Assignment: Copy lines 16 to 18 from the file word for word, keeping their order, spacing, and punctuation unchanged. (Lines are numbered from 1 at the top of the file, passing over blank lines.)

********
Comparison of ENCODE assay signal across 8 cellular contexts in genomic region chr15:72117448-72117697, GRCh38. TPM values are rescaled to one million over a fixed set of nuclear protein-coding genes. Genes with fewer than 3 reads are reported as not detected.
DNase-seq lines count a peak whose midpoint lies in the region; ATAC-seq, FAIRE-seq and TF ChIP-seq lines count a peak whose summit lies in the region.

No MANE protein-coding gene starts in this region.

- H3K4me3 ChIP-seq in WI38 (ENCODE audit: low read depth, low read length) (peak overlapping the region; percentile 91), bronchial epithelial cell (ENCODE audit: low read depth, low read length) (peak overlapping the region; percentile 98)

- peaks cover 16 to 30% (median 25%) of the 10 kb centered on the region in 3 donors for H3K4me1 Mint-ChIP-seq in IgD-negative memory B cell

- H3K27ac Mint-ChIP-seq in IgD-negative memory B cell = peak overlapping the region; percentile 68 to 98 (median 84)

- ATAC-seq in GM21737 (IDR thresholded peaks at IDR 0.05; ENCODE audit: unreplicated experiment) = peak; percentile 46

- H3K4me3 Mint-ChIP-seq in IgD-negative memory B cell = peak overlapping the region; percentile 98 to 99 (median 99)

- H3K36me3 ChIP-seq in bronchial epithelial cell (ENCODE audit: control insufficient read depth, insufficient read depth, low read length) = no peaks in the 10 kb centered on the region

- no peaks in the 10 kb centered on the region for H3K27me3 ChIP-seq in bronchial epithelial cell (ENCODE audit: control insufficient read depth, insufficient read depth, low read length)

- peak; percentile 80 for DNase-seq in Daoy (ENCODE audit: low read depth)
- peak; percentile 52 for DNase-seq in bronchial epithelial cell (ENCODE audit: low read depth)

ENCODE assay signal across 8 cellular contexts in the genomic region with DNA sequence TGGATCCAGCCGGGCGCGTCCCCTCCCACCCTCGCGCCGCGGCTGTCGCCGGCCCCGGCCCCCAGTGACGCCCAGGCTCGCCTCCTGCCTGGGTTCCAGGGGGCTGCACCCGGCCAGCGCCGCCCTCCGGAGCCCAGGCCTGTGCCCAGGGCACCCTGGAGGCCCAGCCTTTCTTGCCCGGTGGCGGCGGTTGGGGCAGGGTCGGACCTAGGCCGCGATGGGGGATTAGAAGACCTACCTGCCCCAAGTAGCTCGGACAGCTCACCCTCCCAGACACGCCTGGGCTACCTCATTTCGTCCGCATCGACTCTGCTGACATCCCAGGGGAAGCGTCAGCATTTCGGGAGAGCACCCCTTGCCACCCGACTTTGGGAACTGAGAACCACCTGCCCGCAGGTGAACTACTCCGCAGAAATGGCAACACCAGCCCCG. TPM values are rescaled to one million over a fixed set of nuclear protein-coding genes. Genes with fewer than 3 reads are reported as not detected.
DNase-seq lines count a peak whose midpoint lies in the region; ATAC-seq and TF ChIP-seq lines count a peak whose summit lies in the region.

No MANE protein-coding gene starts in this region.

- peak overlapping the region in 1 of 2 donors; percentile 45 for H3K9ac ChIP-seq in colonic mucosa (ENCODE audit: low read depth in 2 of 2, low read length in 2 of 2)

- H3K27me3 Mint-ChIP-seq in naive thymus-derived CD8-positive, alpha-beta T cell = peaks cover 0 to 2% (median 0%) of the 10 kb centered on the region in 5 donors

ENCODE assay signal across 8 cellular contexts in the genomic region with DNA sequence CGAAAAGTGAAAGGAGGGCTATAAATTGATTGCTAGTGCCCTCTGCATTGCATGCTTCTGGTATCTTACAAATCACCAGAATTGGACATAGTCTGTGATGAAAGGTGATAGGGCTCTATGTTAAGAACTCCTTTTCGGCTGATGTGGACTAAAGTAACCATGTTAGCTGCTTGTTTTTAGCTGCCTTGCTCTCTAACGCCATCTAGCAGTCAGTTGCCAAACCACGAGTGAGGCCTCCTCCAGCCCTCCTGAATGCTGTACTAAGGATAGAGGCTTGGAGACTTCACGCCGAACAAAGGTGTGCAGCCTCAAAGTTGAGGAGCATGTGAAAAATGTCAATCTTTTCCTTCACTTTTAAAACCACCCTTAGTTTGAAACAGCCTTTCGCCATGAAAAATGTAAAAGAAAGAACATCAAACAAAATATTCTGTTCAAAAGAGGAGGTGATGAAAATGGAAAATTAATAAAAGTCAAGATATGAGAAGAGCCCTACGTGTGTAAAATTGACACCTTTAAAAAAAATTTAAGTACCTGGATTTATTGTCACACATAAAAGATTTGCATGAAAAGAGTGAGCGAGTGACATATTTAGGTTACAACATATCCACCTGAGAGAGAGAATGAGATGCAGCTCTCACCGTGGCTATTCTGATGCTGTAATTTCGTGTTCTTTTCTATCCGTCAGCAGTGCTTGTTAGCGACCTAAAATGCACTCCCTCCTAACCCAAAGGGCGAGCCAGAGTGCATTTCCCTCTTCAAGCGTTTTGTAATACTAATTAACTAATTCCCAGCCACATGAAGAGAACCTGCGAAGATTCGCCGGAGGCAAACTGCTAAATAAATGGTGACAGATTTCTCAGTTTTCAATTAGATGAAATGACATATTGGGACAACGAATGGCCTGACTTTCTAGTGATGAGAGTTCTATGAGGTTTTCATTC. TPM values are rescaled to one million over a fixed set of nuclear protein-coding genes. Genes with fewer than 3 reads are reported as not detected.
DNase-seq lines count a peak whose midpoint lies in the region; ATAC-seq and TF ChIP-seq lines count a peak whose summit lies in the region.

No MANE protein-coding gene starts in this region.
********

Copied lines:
- peak overlapping the region in 1 of 2 donors; percentile 45 for H3K9ac ChIP-seq in colonic mucosa (ENCODE audit: low read depth in 2 of 2, low read length in 2 of 2)

- H3K27me3 Mint-ChIP-seq in naive thymus-derived CD8-positive, alpha-beta T cell = peaks cover 0 to 2% (median 0%) of the 10 kb centered on the region in 5 donors

ENCODE assay signal across 8 cellular contexts in the genomic region with DNA sequence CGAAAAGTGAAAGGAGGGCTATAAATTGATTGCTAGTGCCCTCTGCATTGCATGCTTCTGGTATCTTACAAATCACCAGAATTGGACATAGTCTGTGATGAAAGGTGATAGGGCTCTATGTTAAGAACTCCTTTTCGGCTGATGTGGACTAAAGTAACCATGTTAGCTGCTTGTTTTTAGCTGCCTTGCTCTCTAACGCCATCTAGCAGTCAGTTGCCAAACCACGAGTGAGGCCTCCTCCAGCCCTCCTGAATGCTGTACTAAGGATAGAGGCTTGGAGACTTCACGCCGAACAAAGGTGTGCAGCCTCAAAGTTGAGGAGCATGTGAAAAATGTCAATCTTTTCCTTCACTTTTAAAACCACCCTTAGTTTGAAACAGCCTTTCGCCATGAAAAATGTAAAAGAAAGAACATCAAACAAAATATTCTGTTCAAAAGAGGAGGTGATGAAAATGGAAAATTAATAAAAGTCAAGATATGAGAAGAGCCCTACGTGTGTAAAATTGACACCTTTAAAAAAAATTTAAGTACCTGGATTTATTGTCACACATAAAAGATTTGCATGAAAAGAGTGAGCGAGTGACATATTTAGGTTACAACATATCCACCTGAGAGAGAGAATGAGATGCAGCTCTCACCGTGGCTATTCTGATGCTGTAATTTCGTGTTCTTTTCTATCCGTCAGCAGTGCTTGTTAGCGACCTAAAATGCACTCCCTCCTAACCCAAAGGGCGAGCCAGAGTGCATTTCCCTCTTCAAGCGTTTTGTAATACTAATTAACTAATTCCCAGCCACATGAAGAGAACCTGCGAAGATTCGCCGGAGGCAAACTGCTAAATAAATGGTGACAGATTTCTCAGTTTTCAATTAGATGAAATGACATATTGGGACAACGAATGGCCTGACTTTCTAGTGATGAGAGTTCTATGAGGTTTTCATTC. TPM values are rescaled to one million over a fixed set of nuclear protein-coding genes. Genes with fewer than 3 reads are reported as not detected.